Does parenting really matter?
When Judith Rich Harris published a book late last year arguing that it did not, she mostly drew cries of outrage and disbelief.
Then came the Columbine High School shootings in Littleton, Colo. The massacre carried out by two adolescents from families with no apparent signs of dysfunction startled child-development experts. Harris' contention that peers, not parents, shape children's personalities suddenly got a new look, in the process reigniting the age-old argument over nature versus nurture.
Cliques, Adolescent Rejection Studied
New studies are pouring out.
The U.S. surgeon general, in a report on school violence that President Clinton ordered after Littleton, is expected to focus on the roles of classroom cliques, adolescent rejection and school size.
The National Research Council--a consortium of scientists that advises the federal government on academic research--recently hosted two professional groups that rarely meet together--criminologists and experts on early childhood development--to talk about peer group influence. The Carnegie Corp. is midway through a six-year study mapping the causes and consequences of conflict among teens.
Although the reasons the two Littleton teens went on a rampage are far from clear, many parents are reassessing the balance of power between them and their children's friends and tormentors.
Harris' thesis in "The Nurture Assumption" is that after an all-too-brief period of babyhood, the tribal--and sometimes secret--world of a child's friends and schoolmates exerts a potent and even decisive influence.
Mary Moore of Torrance, a teacher and a mother of 10- and 14-year-old boys, said in a telephone interview that the Littleton massacre "brought this idea a little closer to home"--that children's friends often overwhelm the best efforts of their parents.
"I don't think it would ever happen to mine," she added with trepidation. "But it's real tough to call."
For mothers like Moore and academics as well, there is cold comfort in the theory that a child's "real" world exists separately and hews to different rules than that of his parents. But how else to explain the murderous rampage of two teenagers who appeared to have experienced what one psychologist called "parenting within the normal range"?
As the picture of children and their worlds comes into sharper focus, scholars hope that they can begin to construct a science with some predictive powers. Although predicting a school shooting will almost certainly be beyond them, they hope at least to identify the conditions that make such violent outbursts more likely.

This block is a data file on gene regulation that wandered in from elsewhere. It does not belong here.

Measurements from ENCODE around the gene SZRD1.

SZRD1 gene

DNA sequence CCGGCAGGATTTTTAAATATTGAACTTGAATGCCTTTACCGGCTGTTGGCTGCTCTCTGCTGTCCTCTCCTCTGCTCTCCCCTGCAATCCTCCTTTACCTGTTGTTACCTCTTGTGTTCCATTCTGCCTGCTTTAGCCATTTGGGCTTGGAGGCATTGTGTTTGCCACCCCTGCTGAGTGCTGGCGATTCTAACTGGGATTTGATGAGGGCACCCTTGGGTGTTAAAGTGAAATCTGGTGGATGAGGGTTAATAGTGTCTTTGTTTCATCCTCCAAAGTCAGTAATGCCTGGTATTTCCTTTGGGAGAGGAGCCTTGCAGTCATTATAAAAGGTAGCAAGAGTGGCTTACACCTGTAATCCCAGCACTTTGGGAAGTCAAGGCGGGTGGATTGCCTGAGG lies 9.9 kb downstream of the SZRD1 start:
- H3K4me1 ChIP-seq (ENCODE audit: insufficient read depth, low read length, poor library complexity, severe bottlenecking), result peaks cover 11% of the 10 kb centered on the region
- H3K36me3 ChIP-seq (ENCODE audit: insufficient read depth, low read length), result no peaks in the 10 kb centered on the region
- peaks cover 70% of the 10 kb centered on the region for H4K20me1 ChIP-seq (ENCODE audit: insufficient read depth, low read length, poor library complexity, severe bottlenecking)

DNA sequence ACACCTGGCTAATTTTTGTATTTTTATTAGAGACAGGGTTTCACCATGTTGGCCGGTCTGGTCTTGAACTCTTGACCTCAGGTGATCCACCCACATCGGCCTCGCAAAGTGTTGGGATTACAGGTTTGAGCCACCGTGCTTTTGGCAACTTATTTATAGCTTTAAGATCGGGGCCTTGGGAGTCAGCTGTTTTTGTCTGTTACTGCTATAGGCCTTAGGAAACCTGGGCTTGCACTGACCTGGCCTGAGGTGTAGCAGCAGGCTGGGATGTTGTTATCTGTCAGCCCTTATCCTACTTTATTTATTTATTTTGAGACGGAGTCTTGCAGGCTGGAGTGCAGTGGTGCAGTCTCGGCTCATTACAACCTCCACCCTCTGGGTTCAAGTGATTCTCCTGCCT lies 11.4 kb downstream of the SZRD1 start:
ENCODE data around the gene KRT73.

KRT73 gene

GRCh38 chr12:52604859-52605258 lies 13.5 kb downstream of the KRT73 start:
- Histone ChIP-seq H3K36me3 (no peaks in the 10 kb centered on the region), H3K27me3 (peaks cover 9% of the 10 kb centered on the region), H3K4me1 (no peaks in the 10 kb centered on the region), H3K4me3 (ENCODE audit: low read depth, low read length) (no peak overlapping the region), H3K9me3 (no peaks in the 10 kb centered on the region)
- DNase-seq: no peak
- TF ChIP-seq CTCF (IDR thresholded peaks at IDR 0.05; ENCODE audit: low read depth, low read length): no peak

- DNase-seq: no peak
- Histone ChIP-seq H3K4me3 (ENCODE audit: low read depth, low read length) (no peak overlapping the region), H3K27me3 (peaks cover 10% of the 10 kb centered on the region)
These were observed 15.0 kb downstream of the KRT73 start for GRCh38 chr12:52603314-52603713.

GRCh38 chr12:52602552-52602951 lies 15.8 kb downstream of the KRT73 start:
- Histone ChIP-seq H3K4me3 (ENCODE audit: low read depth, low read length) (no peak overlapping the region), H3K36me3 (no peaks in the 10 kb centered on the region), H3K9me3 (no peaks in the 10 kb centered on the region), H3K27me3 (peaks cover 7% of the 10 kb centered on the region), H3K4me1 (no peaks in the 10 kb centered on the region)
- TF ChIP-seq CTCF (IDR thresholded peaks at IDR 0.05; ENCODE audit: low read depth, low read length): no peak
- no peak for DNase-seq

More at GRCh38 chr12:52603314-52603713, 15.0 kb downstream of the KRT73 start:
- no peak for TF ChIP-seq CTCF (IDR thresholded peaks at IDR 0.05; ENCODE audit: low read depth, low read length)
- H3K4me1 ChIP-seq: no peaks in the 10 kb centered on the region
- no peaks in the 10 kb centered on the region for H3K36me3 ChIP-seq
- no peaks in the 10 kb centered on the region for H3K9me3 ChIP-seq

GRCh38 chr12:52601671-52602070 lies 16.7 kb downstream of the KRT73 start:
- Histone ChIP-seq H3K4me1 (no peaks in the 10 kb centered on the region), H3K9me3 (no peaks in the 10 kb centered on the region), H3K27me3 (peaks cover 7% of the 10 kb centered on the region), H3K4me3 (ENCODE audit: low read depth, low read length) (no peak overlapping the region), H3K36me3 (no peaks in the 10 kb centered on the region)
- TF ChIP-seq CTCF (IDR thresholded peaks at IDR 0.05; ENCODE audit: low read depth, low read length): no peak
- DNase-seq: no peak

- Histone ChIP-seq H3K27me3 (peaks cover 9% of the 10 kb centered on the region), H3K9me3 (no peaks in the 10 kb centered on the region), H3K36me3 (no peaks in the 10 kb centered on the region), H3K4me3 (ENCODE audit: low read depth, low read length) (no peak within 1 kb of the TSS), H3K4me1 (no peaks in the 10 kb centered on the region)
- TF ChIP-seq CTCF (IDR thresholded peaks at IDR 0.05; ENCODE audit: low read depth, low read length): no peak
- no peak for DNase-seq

Within the psychology establishment, "what's been underappreciated, underdiscussed, is the role of context, peers being a subcategory," said Cornell University's James Garbarino, author of "Lost Boys: Why Our Sons Turn Violent and What We Can Do About Them." Columbine presents an example of "a kind of evil chemistry," he said, combining elements of troubled youth, toxic environment and peer dynamics.
Harris' own experience as a parent was instrumental in leading her to the thesis that a parent's power "ends at the front door." The mother of two daughters--one hers by biology, the second by adoption--she struggled to understand why her second child turned out so differently from her first, since both had the same kind of parenting. Harris began to focus on the two factors--genes and peer groups--that distinguished them from one another. As she did so, she grew to question the research that standard psychology texts, including ones she had written, cite as evidence of parents' influence over children.
"I believed the evidence too. But then I looked at it more closely and to my considerable surprise it fell apart in my hands," Harris wrote.
In her book, Harris reviewed several decades of research in the fields of behavioral genetics and socialization, finding no direct evidence that a parent's behavior toward his or her child has "any important long-term effect."
By contrast, she wrote, a vast body of research from studies of the effects of spanking to comparisons of identical twins reared apart demonstrates the decisive influence of genes and peers.